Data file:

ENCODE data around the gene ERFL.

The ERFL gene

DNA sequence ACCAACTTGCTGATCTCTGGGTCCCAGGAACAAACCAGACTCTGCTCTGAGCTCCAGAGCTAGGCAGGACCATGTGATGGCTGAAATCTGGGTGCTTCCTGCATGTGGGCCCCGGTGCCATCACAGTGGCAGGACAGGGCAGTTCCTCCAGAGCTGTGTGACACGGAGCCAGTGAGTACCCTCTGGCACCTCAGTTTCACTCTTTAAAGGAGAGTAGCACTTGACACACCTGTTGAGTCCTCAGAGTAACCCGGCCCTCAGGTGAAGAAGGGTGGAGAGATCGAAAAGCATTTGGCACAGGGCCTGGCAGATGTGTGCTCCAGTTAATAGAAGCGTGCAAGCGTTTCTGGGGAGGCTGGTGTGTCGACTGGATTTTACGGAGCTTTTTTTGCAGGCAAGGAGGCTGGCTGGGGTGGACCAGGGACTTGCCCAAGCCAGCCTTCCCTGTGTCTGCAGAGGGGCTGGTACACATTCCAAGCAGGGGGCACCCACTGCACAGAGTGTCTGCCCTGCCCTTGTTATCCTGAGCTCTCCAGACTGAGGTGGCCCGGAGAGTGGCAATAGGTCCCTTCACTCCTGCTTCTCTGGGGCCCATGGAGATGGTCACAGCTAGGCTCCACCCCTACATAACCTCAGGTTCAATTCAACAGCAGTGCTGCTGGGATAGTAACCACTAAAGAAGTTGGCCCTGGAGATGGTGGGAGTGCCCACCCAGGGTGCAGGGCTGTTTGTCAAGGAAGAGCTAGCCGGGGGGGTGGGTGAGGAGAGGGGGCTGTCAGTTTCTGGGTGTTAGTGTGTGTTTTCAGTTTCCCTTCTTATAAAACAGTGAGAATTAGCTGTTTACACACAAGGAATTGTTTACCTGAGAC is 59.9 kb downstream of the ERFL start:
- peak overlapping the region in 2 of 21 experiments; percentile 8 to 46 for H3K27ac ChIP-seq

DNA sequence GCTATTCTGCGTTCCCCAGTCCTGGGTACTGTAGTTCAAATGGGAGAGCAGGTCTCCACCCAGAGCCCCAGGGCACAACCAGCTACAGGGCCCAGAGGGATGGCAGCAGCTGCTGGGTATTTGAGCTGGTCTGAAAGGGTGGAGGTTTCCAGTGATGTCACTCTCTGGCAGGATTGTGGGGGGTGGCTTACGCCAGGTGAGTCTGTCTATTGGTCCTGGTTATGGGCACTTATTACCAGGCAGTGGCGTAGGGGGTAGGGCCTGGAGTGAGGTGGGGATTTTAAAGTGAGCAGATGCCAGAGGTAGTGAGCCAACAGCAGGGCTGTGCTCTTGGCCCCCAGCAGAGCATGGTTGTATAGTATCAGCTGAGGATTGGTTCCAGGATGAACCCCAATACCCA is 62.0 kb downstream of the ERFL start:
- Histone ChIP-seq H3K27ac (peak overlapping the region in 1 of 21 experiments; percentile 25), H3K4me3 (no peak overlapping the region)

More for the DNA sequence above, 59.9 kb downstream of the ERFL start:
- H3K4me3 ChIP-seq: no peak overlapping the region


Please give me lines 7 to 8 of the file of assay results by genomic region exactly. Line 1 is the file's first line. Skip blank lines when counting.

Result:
More for the DNA sequence above, 59.9 kb downstream of the ERFL start:
- H3K4me3 ChIP-seq: no peak overlapping the region